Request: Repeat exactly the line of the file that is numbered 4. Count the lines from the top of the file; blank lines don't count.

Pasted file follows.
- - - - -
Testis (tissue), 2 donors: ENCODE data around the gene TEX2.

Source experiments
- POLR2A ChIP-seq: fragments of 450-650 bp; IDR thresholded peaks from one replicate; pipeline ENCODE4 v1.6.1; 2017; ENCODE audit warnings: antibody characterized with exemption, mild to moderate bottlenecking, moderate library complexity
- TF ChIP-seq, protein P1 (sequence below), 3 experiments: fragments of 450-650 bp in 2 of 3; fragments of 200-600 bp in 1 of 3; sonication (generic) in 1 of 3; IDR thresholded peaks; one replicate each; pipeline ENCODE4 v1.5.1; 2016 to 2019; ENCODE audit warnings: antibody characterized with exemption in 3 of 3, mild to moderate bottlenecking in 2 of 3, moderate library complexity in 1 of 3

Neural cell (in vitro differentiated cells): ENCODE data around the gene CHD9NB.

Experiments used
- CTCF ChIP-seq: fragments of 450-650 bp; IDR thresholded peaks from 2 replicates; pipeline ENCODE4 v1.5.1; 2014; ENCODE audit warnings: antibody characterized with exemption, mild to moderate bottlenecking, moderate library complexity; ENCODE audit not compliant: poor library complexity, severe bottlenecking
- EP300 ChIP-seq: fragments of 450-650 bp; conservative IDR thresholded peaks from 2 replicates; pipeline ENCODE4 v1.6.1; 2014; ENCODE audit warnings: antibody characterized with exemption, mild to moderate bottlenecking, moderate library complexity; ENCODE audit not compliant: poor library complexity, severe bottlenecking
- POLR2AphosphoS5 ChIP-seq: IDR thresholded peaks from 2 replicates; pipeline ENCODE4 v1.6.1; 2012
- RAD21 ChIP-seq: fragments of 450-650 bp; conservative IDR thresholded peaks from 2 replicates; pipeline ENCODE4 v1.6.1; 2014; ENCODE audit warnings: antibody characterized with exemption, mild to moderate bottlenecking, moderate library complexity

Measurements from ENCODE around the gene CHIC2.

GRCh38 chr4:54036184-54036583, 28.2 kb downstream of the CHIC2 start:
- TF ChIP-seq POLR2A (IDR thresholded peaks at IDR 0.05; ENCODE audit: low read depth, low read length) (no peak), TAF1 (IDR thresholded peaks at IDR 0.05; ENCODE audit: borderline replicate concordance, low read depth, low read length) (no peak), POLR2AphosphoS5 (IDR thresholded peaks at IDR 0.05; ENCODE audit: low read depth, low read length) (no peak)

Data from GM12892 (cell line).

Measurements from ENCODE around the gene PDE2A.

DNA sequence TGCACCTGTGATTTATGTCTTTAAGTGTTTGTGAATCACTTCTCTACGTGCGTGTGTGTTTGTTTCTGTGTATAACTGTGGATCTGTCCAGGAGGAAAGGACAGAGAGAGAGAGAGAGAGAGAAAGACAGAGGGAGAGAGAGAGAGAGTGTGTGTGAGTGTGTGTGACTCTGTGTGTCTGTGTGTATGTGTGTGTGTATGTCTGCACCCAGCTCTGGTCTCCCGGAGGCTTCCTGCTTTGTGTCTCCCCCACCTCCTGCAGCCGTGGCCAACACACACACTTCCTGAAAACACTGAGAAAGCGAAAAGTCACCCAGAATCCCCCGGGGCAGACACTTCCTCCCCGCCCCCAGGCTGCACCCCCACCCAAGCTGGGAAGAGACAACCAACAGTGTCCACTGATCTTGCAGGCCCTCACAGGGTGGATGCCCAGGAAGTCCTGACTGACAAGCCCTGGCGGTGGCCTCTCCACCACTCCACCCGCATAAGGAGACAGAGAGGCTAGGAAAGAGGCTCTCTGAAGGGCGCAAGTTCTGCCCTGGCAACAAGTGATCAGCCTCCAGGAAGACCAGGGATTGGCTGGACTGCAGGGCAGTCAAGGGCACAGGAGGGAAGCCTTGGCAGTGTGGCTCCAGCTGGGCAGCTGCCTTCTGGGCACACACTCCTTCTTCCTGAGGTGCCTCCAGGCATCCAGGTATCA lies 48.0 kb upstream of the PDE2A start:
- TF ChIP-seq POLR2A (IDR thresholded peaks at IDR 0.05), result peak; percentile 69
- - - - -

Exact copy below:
- TF ChIP-seq, protein P1 (sequence below), 3 experiments: fragments of 450-650 bp in 2 of 3; fragments of 200-600 bp in 1 of 3; sonication (generic) in 1 of 3; IDR thresholded peaks; one replicate each; pipeline ENCODE4 v1.5.1; 2016 to 2019; ENCODE audit warnings: antibody characterized with exemption in 3 of 3, mild to moderate bottlenecking in 2 of 3, moderate library complexity in 1 of 3